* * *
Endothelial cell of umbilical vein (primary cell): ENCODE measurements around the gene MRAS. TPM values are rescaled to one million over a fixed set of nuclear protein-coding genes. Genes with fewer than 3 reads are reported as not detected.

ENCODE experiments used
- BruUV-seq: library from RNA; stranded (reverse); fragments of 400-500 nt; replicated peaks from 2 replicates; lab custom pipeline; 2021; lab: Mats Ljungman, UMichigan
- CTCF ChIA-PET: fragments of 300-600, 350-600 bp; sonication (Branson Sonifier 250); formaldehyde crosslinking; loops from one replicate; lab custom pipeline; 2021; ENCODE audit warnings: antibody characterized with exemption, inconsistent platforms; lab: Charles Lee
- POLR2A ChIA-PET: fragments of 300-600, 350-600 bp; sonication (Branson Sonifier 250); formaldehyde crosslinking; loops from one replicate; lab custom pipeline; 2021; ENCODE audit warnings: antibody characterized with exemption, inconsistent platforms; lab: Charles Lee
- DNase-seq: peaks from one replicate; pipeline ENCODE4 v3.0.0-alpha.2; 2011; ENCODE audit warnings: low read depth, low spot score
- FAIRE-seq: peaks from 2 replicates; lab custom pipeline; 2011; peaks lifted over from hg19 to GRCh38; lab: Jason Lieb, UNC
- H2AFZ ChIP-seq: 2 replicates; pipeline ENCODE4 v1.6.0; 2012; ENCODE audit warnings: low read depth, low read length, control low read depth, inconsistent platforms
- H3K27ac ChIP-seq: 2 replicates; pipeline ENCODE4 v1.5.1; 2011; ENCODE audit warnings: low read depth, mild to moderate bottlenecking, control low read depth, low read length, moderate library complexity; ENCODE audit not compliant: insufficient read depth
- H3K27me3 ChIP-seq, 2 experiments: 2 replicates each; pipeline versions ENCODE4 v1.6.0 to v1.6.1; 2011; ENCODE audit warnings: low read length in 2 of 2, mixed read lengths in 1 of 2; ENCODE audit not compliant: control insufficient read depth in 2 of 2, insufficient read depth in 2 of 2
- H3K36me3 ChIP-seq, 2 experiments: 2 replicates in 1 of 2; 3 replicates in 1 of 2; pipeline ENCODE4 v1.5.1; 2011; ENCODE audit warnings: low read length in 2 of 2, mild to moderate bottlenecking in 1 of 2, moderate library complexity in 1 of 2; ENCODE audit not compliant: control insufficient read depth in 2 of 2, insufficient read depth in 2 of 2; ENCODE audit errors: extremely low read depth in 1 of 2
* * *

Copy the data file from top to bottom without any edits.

Endothelial cell of umbilical vein (primary cell): ENCODE measurements around the gene MRAS. TPM values are rescaled to one million over a fixed set of nuclear protein-coding genes. Genes with fewer than 3 reads are reported as not detected.

ENCODE experiments used
- BruUV-seq: library from RNA; stranded (reverse); fragments of 400-500 nt; replicated peaks from 2 replicates; lab custom pipeline; 2021; lab: Mats Ljungman, UMichigan
- CTCF ChIA-PET: fragments of 300-600, 350-600 bp; sonication (Branson Sonifier 250); formaldehyde crosslinking; loops from one replicate; lab custom pipeline; 2021; ENCODE audit warnings: antibody characterized with exemption, inconsistent platforms; lab: Charles Lee
- POLR2A ChIA-PET: fragments of 300-600, 350-600 bp; sonication (Branson Sonifier 250); formaldehyde crosslinking; loops from one replicate; lab custom pipeline; 2021; ENCODE audit warnings: antibody characterized with exemption, inconsistent platforms; lab: Charles Lee
- DNase-seq: peaks from one replicate; pipeline ENCODE4 v3.0.0-alpha.2; 2011; ENCODE audit warnings: low read depth, low spot score
- FAIRE-seq: peaks from 2 replicates; lab custom pipeline; 2011; peaks lifted over from hg19 to GRCh38; lab: Jason Lieb, UNC
- H2AFZ ChIP-seq: 2 replicates; pipeline ENCODE4 v1.6.0; 2012; ENCODE audit warnings: low read depth, low read length, control low read depth, inconsistent platforms
- H3K27ac ChIP-seq: 2 replicates; pipeline ENCODE4 v1.5.1; 2011; ENCODE audit warnings: low read depth, mild to moderate bottlenecking, control low read depth, low read length, moderate library complexity; ENCODE audit not compliant: insufficient read depth
- H3K27me3 ChIP-seq, 2 experiments: 2 replicates each; pipeline versions ENCODE4 v1.6.0 to v1.6.1; 2011; ENCODE audit warnings: low read length in 2 of 2, mixed read lengths in 1 of 2; ENCODE audit not compliant: control insufficient read depth in 2 of 2, insufficient read depth in 2 of 2
- H3K36me3 ChIP-seq, 2 experiments: 2 replicates in 1 of 2; 3 replicates in 1 of 2; pipeline ENCODE4 v1.5.1; 2011; ENCODE audit warnings: low read length in 2 of 2, mild to moderate bottlenecking in 1 of 2, moderate library complexity in 1 of 2; ENCODE audit not compliant: control insufficient read depth in 2 of 2, insufficient read depth in 2 of 2; ENCODE audit errors: extremely low read depth in 1 of 2